I have lots of decadent loungewear that I love, but while I was feeling achy, leaky, and sore, I embraced the cozy comfort of a loose, oversized flannel nightgown. Warm, loose-fitting loungewear will be necessary in those first weeks – ditch the pajama pants if you can! My hysterectomy was in winter, so I had extra reason to bundle up. No matter what time of year your surgery is, remember that you might be moving around less than usual during recovery and will need some warmth. A cozy robe, some thick socks, and a heating pad will be your best friends.
For soft, loose flannel, the classic comfort of LL Bean’s plaid nightgown is hard to beat. I do wish they didn't upcharge for plus sizes; a more equitable way of managing the cost of additional fabric is to equalize prices across the board. It comes in multiple plaid colors and sizes XS-3X, at a price of $59.95-64.95.
Deciding to have a hysterectomy and the process of recovery are deeply personal and individual. For me, surgery came after years of increasing difficult and painful periods as well as many trials with hormonal birth control options that caused me major depression and left me with psychological trauma. Getting clearance to have surgery felt like a huge cause for celebration and a chance to live in a body that felt both less painful and more affirming of the non-parenting, genderqueer person I was striving to be.
When you're recovering, you might not feel up for your pretty, fancy, or extravagant lingerie. But, whatever your relationship to your surgery, honoring your body with something a little special, a little out of the ordinary, can be one way of recognizing the immense physical and mental work you're going through.
When I wanted a little extra physical and emotional support, I turned to my custom indigo briefs from Serpent & Bow Their briefs are high-waisted with a low-cut leg that offers full coverage, out of an organic cotton knit that gently hugs the body. Just as important, they’re made with a thoughtfulness that emphasizes caring for your physical, emotional, and spiritual needs. I love these Venus briefs for honoring connections to the moon, earth, and peoples of our pasts. These briefs are made to order in your size and cost $68.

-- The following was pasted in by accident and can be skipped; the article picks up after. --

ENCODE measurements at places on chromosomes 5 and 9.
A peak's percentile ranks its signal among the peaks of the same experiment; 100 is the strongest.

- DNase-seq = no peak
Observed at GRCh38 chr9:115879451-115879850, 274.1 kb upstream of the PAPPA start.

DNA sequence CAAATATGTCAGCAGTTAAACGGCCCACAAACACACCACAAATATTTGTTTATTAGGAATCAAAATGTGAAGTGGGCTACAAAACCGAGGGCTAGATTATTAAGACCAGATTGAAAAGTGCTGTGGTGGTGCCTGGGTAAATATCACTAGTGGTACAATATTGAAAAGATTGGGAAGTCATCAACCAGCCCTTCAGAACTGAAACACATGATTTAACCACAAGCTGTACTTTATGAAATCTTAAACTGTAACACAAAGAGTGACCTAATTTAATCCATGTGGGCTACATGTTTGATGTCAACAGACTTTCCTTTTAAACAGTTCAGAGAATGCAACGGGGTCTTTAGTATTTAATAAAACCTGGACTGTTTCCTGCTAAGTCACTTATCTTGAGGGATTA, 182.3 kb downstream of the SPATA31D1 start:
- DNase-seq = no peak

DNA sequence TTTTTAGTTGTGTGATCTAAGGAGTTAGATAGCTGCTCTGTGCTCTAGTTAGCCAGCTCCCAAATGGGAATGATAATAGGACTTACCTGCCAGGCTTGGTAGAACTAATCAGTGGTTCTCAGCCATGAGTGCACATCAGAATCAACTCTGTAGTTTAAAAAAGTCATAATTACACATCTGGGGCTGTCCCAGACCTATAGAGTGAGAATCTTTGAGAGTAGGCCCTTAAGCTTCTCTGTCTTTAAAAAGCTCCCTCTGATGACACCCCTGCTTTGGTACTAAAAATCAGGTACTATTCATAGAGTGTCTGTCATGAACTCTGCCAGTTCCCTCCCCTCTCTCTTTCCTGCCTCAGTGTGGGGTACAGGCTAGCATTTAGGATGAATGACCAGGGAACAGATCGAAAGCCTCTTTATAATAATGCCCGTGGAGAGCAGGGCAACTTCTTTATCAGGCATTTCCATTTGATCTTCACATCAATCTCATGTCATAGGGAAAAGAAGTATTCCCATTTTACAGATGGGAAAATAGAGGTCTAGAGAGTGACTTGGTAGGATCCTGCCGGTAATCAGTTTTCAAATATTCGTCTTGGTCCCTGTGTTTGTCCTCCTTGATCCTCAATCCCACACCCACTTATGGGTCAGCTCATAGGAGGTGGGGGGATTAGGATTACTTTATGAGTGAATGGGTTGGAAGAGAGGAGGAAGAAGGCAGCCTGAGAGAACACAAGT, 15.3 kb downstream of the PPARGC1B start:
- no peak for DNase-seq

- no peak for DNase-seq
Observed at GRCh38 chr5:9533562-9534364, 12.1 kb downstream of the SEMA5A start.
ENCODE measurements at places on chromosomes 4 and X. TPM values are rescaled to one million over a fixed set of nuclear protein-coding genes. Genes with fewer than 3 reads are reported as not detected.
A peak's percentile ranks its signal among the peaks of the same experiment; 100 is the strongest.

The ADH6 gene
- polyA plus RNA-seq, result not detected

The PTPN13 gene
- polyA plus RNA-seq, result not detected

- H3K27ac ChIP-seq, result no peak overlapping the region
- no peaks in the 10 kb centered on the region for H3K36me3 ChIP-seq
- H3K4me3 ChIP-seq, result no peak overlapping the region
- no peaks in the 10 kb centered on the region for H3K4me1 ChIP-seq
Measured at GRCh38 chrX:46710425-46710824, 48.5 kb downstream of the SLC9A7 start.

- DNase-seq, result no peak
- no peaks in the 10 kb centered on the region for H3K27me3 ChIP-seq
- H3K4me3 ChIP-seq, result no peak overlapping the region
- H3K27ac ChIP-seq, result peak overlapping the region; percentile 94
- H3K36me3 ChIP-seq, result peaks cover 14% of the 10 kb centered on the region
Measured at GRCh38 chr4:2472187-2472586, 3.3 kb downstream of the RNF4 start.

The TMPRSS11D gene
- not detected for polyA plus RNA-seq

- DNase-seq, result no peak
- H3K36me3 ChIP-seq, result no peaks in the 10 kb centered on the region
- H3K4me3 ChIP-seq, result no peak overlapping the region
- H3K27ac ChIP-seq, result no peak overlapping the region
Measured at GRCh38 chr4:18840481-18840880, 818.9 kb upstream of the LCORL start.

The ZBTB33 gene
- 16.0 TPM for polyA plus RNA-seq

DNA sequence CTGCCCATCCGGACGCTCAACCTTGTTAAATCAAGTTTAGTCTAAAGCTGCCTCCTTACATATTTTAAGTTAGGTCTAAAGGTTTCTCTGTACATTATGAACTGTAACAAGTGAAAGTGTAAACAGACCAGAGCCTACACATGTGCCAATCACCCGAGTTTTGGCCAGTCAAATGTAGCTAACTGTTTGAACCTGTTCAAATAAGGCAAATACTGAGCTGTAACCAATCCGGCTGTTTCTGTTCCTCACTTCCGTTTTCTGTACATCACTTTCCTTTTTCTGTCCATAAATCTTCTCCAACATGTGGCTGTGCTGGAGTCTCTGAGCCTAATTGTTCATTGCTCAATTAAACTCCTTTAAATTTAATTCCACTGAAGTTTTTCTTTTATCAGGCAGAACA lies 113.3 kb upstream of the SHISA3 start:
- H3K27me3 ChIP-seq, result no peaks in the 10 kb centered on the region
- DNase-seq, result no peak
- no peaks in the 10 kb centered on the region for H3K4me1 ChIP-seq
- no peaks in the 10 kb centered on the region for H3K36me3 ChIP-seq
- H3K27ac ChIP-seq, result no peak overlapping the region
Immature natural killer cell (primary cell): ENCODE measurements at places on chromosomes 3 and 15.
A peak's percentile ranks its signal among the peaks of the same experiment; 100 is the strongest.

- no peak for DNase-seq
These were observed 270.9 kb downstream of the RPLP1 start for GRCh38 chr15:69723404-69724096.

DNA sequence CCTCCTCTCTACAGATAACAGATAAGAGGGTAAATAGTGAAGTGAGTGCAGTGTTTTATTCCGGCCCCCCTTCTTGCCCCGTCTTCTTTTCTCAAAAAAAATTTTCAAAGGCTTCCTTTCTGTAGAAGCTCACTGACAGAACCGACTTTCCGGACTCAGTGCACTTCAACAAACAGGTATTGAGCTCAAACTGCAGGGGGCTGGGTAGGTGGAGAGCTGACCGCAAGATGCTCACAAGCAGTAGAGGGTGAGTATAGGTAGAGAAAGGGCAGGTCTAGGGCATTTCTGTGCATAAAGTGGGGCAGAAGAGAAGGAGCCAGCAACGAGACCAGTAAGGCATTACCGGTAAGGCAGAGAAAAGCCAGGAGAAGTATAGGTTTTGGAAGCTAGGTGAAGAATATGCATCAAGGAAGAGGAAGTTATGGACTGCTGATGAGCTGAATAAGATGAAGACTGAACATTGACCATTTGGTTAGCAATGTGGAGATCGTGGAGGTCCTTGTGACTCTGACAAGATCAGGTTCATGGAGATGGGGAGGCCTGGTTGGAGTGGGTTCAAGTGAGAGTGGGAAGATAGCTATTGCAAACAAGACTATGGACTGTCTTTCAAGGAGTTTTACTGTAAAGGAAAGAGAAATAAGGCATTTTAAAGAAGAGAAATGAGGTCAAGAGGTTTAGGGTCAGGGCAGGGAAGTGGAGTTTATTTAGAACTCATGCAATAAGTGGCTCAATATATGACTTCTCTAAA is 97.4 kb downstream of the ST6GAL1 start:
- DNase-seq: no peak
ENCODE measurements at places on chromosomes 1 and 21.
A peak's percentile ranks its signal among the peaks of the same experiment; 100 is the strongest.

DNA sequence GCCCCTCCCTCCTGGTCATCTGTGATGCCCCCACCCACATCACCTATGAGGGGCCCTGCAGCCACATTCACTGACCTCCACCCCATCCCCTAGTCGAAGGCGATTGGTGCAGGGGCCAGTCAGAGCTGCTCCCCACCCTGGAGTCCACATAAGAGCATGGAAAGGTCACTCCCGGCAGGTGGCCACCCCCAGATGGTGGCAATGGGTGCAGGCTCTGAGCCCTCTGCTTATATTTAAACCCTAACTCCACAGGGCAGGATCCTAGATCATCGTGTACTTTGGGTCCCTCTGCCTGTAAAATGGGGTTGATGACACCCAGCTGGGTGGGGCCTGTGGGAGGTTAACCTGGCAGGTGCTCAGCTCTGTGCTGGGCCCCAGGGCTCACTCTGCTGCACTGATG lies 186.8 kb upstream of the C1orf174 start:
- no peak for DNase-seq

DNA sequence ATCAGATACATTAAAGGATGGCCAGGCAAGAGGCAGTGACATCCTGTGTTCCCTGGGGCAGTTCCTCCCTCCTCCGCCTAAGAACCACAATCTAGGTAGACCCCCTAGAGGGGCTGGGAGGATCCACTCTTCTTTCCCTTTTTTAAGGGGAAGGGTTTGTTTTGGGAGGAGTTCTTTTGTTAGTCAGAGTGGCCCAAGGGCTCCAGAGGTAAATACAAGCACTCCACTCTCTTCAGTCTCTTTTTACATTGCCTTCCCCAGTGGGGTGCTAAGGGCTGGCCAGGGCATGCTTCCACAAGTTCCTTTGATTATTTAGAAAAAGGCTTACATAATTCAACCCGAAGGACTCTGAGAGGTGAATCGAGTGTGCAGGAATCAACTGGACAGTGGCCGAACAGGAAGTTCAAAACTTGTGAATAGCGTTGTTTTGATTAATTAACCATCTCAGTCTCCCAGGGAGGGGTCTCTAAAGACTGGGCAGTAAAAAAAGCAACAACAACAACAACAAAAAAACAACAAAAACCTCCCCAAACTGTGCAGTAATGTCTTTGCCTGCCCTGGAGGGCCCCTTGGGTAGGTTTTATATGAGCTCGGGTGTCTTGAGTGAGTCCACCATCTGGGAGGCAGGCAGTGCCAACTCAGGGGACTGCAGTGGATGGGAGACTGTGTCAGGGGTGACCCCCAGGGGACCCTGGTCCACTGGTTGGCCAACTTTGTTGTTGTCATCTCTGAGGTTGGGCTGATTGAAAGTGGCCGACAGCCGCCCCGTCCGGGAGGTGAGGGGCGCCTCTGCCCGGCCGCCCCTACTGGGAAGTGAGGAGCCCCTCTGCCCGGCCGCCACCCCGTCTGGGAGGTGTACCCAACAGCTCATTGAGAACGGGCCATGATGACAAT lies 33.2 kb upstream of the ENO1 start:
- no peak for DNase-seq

Healing processes vary widely, depending on how much time, if any, you can take off of work, what your other responsibilities are, and what kind of help you have. Your body will definitely feel different -- taking out a whole organ is no small thing! But your mind and emotions might also feel different, as your body uses critical energy to heal and your hormones re-settle (or work entirely differently, if one or both ovaries are also removed).
During the six-week initial recovery, I struggled a lot with the lethargy of my mind as so much of my energy was devoted to healing. I also found myself coming up against internalized ableist notions of what it means to be "good" and "productive" in our society, and what it means to ask for help.
It took me six months or so to really feel comfortable in snug jeans and trousers again, and I got extremely frustrated with having to wear the same soft leggings and loose dresses everywhere. Know that you might struggle! Having some loungewear I was happy to return to at home helped a lot.
About eight months post-surgery now, I feel great and so happy that this surgical option was available to me. While the healing process challenged me physically and emotionally at times, listening to my body’s needs allowed me to move through it and into a new relationship to my body.